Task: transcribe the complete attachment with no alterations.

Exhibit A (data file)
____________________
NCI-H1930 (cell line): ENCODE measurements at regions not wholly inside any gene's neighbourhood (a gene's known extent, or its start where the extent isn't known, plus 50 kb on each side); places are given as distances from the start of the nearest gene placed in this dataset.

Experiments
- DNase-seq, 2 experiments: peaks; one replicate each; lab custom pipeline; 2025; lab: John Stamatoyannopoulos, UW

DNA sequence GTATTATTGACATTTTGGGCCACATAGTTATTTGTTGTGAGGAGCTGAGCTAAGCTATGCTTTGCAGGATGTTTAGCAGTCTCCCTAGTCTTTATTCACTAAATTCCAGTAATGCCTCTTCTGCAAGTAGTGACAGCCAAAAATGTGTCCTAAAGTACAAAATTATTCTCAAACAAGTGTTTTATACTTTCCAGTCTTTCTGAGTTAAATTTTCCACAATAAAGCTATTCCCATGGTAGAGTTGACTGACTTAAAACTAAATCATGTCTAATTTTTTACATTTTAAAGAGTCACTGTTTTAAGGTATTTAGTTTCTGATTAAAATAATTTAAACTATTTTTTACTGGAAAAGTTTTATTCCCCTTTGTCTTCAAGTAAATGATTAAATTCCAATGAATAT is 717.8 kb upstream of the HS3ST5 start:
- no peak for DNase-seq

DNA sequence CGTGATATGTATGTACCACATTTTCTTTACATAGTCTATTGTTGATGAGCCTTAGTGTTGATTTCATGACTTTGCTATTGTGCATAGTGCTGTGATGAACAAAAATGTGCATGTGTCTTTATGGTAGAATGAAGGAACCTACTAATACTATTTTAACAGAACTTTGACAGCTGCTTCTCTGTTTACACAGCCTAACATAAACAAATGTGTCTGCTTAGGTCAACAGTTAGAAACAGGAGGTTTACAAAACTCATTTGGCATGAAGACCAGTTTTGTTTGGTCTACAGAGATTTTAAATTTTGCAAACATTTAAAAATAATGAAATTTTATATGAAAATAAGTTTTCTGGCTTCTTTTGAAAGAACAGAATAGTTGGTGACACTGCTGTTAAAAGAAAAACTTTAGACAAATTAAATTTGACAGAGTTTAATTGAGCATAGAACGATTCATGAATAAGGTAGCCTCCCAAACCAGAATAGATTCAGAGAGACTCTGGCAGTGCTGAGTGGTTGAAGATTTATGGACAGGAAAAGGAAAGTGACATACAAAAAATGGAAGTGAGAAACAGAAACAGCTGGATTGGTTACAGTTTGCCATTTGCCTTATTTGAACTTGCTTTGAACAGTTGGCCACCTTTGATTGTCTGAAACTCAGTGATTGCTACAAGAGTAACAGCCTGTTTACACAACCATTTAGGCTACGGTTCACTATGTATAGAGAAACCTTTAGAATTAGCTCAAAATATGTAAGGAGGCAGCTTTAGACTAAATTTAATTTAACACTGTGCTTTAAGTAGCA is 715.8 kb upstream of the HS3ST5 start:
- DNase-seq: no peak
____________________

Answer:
NCI-H1930 (cell line): ENCODE measurements at regions not wholly inside any gene's neighbourhood (a gene's known extent, or its start where the extent isn't known, plus 50 kb on each side); places are given as distances from the start of the nearest gene placed in this dataset.

Experiments
- DNase-seq, 2 experiments: peaks; one replicate each; lab custom pipeline; 2025; lab: John Stamatoyannopoulos, UW

DNA sequence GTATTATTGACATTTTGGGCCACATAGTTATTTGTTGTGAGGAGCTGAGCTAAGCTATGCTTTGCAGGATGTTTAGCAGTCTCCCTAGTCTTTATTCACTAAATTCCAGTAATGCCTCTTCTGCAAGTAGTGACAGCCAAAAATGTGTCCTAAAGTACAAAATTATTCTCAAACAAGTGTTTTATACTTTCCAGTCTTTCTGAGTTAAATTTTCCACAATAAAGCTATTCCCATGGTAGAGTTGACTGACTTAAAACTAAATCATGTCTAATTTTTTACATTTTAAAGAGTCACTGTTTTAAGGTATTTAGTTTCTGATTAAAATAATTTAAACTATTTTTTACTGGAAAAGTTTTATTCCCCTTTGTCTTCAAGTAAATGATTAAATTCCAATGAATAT is 717.8 kb upstream of the HS3ST5 start:
- no peak for DNase-seq

DNA sequence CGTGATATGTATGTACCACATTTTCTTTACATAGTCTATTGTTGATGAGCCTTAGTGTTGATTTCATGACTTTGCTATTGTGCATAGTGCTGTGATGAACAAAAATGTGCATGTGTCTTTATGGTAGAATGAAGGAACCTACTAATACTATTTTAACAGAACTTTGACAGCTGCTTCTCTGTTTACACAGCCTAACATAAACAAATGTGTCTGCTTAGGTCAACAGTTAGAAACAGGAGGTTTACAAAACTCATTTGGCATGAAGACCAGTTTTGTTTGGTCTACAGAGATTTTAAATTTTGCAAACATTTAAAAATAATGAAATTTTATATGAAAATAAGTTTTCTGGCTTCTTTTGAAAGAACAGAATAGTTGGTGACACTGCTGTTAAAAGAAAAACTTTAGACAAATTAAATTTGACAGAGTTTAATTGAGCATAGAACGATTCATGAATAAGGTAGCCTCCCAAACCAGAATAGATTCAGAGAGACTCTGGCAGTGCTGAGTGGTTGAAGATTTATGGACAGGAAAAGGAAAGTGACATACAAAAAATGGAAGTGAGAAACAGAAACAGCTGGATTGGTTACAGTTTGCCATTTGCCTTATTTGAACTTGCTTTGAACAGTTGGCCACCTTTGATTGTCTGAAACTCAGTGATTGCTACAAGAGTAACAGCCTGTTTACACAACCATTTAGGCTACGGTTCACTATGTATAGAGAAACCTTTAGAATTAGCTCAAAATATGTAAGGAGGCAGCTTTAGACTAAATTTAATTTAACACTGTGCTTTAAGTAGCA is 715.8 kb upstream of the HS3ST5 start:
- DNase-seq: no peak